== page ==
Amazon CEO Jeff Bezos revealed that he believes robotic hands, which should be able to grasp items as reliably as humans, will be ready for commercial use in the next 10 years.
“I think grasping is going to be a solved problem in the next 10 years,” said Bezos, according to Reuters. “It’s turned out to be an incredibly difficult problem, probably in part because we’re starting to solve it with machine vision — so [that means] machine vision did have to come first.”
While Bezos did not give details about Amazon's work with the technology, a source revealed that it has been tested by the Boston-area startup Soft Robotics.
The eCommerce giant's CEO also discussed Project Kuiper, which aims to provide broadband access to the world by relying on satellites. In filings, Amazon described a plan to send 3,236 satellites into low Earth orbit to provide broadband internet access. The company said the satellites would be able to provide coverage for close to 95 percent of the population. This would have a huge impact, as there are nearly 4 billion people around the world who don’t have reliable internet access.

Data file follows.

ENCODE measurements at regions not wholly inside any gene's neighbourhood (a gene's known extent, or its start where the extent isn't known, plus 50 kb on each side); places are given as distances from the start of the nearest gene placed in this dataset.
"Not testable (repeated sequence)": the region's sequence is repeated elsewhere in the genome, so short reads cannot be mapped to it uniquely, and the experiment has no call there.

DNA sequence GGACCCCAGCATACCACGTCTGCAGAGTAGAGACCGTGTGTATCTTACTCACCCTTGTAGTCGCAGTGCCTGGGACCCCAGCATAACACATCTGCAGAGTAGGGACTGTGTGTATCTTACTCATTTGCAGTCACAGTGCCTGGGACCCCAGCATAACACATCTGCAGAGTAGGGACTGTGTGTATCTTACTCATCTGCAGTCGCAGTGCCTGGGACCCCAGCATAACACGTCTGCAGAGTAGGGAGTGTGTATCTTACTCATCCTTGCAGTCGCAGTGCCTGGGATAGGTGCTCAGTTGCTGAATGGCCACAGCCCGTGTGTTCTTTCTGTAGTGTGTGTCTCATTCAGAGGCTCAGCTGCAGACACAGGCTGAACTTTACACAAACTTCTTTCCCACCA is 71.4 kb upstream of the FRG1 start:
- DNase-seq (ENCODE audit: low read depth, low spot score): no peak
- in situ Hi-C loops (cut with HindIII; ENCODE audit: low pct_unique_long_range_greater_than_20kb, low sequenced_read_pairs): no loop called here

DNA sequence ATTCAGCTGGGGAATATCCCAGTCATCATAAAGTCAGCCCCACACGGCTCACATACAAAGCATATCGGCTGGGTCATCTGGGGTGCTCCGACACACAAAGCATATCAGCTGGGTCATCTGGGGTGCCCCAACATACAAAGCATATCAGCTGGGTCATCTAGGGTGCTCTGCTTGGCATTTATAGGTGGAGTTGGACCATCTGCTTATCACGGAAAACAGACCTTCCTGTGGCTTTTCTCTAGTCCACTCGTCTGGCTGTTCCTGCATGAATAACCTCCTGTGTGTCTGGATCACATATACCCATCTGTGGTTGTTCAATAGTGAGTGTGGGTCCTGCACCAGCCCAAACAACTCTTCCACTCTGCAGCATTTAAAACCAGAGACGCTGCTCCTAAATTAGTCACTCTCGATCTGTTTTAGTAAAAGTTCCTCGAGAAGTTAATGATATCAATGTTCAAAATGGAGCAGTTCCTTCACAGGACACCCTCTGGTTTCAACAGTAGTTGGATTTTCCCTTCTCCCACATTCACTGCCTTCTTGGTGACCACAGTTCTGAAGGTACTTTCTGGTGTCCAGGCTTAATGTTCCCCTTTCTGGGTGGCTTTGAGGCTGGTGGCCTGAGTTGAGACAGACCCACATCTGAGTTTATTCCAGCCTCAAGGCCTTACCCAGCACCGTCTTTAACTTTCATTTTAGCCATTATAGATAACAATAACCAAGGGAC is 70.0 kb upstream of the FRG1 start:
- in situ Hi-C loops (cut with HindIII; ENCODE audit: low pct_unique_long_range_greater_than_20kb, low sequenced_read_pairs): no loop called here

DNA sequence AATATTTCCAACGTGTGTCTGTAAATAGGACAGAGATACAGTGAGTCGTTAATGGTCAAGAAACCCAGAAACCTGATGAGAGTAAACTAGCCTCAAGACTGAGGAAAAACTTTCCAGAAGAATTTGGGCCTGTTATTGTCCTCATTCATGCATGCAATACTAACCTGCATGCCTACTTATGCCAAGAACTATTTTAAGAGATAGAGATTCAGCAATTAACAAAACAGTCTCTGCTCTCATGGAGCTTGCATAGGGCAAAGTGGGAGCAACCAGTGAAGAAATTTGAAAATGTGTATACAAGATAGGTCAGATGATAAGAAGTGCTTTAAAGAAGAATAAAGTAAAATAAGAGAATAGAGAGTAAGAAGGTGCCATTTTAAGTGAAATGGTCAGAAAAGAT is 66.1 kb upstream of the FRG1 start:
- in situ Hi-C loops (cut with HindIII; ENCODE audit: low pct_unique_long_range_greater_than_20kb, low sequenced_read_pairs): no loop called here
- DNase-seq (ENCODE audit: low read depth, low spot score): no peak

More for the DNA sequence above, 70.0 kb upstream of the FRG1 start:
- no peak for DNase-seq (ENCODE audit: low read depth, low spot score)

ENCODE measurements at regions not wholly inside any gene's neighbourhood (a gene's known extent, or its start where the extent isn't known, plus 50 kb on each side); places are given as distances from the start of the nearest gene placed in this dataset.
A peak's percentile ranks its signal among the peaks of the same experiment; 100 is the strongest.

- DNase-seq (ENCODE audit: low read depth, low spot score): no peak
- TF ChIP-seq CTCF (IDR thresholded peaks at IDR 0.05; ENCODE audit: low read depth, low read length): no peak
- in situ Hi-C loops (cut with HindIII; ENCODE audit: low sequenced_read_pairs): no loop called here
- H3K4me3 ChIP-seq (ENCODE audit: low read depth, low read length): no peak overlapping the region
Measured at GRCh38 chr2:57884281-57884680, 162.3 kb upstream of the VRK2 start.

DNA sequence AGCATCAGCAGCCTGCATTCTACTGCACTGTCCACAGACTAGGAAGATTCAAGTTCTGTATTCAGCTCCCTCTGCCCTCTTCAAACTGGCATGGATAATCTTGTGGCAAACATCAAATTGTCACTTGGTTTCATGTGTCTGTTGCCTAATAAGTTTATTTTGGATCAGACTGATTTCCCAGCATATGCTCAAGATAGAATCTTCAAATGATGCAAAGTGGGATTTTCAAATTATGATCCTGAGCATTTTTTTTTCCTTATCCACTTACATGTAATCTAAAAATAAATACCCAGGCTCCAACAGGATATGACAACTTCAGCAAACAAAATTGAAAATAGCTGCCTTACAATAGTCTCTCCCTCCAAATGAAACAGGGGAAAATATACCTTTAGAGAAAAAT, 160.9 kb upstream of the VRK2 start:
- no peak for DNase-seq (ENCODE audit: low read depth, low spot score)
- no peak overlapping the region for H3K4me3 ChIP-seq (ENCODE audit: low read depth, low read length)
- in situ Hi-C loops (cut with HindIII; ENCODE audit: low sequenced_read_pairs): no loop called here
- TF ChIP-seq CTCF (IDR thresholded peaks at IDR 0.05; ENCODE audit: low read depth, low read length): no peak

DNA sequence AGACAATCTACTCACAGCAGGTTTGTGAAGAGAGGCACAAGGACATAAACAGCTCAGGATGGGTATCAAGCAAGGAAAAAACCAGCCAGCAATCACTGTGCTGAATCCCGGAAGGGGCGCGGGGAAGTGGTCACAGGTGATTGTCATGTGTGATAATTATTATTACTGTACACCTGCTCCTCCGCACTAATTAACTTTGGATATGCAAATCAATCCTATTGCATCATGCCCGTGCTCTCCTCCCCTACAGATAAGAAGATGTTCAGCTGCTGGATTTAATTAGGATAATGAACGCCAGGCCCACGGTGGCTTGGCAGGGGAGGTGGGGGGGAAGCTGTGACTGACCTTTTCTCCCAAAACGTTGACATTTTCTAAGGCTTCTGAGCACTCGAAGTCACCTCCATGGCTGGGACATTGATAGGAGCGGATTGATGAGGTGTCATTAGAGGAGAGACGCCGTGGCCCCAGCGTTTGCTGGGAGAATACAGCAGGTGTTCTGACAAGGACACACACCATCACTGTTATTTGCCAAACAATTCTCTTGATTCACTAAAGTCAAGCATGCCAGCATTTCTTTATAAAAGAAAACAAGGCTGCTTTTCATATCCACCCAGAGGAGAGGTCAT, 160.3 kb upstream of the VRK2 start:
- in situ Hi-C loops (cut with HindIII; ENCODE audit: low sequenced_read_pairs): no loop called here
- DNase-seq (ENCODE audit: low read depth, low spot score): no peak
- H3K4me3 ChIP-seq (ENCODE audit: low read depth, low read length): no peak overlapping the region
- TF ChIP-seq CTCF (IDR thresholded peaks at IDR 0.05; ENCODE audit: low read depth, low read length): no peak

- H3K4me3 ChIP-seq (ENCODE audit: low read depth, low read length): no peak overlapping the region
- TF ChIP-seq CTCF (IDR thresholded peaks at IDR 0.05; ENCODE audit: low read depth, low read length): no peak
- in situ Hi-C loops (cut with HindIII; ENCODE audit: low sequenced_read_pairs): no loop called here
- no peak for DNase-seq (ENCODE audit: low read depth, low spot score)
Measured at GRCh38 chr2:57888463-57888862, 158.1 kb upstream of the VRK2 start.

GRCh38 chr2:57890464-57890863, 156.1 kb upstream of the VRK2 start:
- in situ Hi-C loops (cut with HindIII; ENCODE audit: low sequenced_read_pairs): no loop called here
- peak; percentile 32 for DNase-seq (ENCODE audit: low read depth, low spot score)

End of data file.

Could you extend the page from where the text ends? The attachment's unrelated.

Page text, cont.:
Bezos called it “close to being a fundamental human need.” Though the project will reportedly cost billions of dollars, it will generate billions of dollars if the technology is deployed commercially.
“It’s also very good business for Amazon because it’s [a] very high capex undertaking; it’s multiple billions of dollars of capex,” explained Bezos. “Amazon is a large enough company now that we need to do things that, if they work, can actually move the needle.”
Bezos was asked if people ever say “no” to him, which he joked, “No! Certainly not twice. No, seriously, I do get told ‘no’ all the time. I seek it out. ... People who are right a lot, they listen a lot. They also change their mind a lot,” he said. “They wake up, and they re-analyze things all the time.”